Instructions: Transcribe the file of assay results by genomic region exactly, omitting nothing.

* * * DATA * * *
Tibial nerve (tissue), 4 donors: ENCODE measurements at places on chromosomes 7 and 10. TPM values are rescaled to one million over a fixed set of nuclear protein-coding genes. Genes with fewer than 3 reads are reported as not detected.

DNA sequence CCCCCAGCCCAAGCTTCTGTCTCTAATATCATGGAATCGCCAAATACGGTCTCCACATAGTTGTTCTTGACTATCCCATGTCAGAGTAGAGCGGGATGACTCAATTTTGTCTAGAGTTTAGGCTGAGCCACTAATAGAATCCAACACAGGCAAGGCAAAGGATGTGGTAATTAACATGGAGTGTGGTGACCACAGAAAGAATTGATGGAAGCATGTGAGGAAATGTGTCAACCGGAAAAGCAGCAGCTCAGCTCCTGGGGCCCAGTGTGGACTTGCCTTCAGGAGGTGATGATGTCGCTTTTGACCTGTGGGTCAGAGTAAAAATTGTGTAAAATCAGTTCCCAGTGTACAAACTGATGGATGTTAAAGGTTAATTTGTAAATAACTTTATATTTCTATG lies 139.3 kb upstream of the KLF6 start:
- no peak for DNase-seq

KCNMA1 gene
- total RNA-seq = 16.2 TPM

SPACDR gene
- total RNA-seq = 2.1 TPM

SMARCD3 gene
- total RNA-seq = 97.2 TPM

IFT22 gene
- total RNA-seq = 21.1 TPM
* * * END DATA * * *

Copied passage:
Tibial nerve (tissue), 4 donors: ENCODE measurements at places on chromosomes 7 and 10. TPM values are rescaled to one million over a fixed set of nuclear protein-coding genes. Genes with fewer than 3 reads are reported as not detected.

DNA sequence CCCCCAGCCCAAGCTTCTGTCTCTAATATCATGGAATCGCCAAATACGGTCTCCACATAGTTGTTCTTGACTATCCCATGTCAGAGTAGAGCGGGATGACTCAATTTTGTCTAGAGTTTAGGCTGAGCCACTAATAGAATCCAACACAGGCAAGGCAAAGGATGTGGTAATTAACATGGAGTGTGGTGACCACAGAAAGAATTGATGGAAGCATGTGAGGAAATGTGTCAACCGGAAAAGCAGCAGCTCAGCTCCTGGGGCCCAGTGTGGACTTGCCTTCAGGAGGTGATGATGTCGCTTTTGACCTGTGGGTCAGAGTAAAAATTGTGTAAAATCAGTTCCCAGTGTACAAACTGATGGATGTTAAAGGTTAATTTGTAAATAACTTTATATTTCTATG lies 139.3 kb upstream of the KLF6 start:
- no peak for DNase-seq

KCNMA1 gene
- total RNA-seq = 16.2 TPM

SPACDR gene
- total RNA-seq = 2.1 TPM

SMARCD3 gene
- total RNA-seq = 97.2 TPM

IFT22 gene
- total RNA-seq = 21.1 TPM